Pfizer and BioNTech on Monday released data on the effectiveness of their Covid-19 vaccine in children ages five to 11, leading health officials to say a vaccine for children could be available soon. But recent polling suggests some parents may be hesitant to give the vaccine to their kids.
Pfizer and BioNTech on Monday announced they will file for authorization of their Covid-19 vaccine for use in children ages five to 11, citing clinical data showing the vaccine is safe in children and generates a strong antibody response.
Specifically, in their clinical trial, Pfizer and BioNTech found that children ages five to 11 who received a 10 microgram dose of the Pfizer-BioNTech Covid-19 vaccine had an antibody response comparable to those ages 16 to 25 who received a 30 microgram dose—the normal dosage that adults receive.
William Gruber, SVP of vaccine clinical research and development at Pfizer, said the reported side effects among children, including fevers and chills, were similar to those reported among individuals ages 16 to 25.
Pfizer's report on the trial did not directly evaluate whether the vaccine reduced children's chances of developing Covid-19. According to Gruber, there weren't enough Covid-19 cases in the study population to draw conclusions on that point.
Following the announcement, Anthony Fauci, director of the National Institute of Allergy and Infectious Diseases, on Tuesday said that children ages five to 11 could be eligible to receive a Covid-19 vaccine within weeks.
"I would imagine we're talking in a matter of weeks, possibly by the end of the month, beginning of next month, because I know the FDA really wants to do it correctly, but they want to do it quickly," he said.
But even though a vaccine may be available for children soon, a recent Kaiser Family Foundation (KFF) poll suggests many parents may be hesitant to get their children vaccinated.
According to the poll, which was conducted between July 15 and Aug. 2, just 26% of respondents said they would get their child vaccinated once a vaccine is authorized. A further 40% said they would "wait and see," 25% said they definitely would not vaccinate their child, and 9% said they would vaccinate their child only if the shots were required.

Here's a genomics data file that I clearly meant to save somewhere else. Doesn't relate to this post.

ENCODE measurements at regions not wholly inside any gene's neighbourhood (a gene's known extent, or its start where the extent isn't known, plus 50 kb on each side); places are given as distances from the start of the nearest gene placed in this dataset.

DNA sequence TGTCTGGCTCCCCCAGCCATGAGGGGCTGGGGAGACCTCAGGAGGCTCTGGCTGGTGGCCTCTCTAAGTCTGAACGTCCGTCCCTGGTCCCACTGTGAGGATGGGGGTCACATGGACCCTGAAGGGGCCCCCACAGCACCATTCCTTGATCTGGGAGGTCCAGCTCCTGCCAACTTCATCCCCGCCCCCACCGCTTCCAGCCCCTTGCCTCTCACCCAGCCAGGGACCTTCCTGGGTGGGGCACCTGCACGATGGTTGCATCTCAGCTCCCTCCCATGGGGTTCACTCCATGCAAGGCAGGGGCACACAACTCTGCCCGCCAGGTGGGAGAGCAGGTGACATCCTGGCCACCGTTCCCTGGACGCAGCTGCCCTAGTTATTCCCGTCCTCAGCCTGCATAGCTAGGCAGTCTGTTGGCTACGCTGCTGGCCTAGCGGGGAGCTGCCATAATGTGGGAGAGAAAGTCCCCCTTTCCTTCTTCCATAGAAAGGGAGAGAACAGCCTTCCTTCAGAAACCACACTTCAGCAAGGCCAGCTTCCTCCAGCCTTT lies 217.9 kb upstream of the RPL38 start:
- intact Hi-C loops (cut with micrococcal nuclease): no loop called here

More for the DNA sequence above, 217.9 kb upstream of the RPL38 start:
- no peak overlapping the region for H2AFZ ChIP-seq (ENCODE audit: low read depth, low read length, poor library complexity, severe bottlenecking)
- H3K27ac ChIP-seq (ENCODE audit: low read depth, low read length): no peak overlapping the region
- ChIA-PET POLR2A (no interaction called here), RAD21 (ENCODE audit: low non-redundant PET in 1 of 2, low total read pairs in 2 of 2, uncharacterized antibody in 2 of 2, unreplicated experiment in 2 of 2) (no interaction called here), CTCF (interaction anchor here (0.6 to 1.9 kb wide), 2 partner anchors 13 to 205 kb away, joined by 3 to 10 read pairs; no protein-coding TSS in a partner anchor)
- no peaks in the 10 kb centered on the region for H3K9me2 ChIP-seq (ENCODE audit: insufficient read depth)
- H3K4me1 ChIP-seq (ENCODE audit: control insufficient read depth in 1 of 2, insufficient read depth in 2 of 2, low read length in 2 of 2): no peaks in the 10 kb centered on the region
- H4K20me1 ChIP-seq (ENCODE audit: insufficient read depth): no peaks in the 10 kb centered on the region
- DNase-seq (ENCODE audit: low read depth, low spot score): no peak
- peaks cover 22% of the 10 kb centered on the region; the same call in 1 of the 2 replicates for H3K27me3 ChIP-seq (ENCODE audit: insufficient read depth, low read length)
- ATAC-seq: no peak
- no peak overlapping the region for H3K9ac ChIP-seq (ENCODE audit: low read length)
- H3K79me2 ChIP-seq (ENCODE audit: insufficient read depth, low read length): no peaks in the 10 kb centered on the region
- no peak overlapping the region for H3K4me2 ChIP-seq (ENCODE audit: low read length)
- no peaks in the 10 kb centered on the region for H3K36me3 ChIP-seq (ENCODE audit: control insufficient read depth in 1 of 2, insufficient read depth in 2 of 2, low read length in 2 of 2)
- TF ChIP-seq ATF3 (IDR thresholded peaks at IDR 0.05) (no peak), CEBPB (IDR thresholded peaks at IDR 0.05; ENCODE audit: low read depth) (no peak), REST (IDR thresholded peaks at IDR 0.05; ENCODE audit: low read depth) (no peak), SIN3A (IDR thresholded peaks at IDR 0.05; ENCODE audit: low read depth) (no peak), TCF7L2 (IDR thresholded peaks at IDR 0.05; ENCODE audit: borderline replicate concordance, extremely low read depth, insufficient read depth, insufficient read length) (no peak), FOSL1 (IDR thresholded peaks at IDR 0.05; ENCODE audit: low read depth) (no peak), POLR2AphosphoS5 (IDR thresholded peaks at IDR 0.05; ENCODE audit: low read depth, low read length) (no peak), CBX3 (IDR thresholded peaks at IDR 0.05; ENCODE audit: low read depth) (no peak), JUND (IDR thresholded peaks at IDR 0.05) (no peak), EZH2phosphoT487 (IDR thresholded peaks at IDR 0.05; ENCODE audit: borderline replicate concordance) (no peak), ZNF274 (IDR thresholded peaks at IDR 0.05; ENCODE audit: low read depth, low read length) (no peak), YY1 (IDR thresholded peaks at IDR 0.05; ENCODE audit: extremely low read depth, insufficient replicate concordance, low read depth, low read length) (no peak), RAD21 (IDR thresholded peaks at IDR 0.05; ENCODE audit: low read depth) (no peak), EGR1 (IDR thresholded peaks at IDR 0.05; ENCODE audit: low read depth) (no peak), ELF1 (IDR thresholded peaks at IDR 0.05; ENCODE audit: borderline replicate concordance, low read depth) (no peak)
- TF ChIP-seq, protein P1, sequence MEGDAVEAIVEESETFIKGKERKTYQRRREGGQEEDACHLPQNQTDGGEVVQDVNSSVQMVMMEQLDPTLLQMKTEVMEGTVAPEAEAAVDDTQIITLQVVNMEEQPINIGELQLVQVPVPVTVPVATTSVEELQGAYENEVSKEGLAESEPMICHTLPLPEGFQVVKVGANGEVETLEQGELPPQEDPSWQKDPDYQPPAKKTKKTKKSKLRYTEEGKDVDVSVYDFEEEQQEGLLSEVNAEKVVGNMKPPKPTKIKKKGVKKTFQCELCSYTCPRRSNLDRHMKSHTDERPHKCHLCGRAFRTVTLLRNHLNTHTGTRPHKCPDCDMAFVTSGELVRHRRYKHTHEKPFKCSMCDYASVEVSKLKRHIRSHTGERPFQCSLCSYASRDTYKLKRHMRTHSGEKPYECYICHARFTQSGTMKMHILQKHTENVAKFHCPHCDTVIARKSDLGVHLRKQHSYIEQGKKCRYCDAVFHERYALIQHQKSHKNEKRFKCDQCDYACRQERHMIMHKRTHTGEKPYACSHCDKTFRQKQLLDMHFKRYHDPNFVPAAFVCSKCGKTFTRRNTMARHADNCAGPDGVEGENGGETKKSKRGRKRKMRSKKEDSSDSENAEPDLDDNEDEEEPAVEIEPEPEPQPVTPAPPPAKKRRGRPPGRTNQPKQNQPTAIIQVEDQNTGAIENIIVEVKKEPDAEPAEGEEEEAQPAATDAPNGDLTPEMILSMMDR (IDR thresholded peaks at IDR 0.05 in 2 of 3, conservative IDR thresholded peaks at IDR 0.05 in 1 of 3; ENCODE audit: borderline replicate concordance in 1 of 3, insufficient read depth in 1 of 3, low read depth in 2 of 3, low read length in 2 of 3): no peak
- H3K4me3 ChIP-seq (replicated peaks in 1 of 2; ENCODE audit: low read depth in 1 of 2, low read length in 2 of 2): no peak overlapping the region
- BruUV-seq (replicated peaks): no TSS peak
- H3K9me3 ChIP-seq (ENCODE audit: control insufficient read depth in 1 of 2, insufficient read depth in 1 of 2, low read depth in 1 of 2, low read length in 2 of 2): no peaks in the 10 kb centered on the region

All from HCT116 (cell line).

Liz Hamel, director of public opinion and survey research at KFF, noted the poll was conducted before the most recent surge in Covid-19 cases fully hit and before most children had returned to school. "We don't know how much having kids in school and more kids being infected and in the hospital has changed parents' intentions," Hamel said.
A separate poll, however, suggested that a significantly higher share of parents who are health care workers would be willing to vaccinate their children.
The poll of 2,000 health care workers, which was conducted by the Healthcare Worker Exposure Response & Outcomes (HERO) Registry, found that 60% of respondents with children under the age of 12 planned to vaccinate their children as soon as a shot was authorized. A further 30% said they would "wait and see," about 5% said they would vaccinate their child only if the shot was required, and 4% said they would not vaccinate their child.
According to Hamel, "Parents' biggest concern are potential long-term effects. People really are weighing the risks differently when it comes to kids."
For instance, Michelle Goebel, a 36-year-old parent of three from California, says she isn't ready to vaccinate her kids, citing small trial sizes in children and a lack of long-term safety data.
Meanwhile, René LaBerge, a 53-year-old parent from Texas, said she intends to vaccinate her 11-year-old son once he's eligible, but is anxious for health officials to thoroughly review the data first.
"I don't want my son to take something that is unsafe," she said. "I believe Covid is dangerous. There aren't any good easy answers here." (Saric, Axios, 9/21; Petersen/Chaker, Wall Street Journal, 9/21; Mervosh/Goldstein, New York Times, 9/20; Gooch, Becker's Hospital Review, 9/14)
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